When we start thinking about how we should be, we can really get ourselves into a trap. We should be this to that person and this when we do that—we’re just continually setting ourselves up to fail. “Should” doesn’t allow for any wiggle-room or compromise.
“Should” can hurt us in other ways too.
3. “Perfect” should be a four-letter word, too.
I’m a bit of a perfectionist, so for me, being good at something isn’t good enough. I should be perfect, dammit! Please tell me you caught the “should” in that statement, right?
Perfectionism is my old reliable. My trusty friend. My almighty hammer.
The expectations that come from perfectionism can bury us alive. It’s a never-ending race that we’re never going to win.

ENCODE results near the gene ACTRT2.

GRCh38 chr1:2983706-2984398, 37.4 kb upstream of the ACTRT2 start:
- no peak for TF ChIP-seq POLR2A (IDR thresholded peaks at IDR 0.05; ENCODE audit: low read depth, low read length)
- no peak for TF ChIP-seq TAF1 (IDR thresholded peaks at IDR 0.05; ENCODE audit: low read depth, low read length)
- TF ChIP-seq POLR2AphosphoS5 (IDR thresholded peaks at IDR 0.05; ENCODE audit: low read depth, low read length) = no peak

No matter how much I want to, I will never be the perfect husband, father, or son. The amount of anxiety I have felt in my forty-two years of life trying to be one of these three things is immeasurable. Think about how much time I’ve wasted worrying about being something I could never be.
Perfect is such a damaging expectation, in any respect. When “good” or “just okay” will suffice in most situations, why do we torture ourselves chasing an impossible ideal?
The truth is, when perfectionists start settling for “good” is when we really start to shine. We’re unencumbered by the restraint of high expectation and that allows us to work to really high levels—levels we’ve probably been failing to hit in the past.
Anxiety comes about when we place these unattainable, perfect goals in front of ourselves. And our failures, which we will most certainly encounter, only serve to push us harder after our goals. Perfectionism becomes a never-ending cycle of anxiety and failure that we need to let go of.
4. Anxiety is an ultimatum.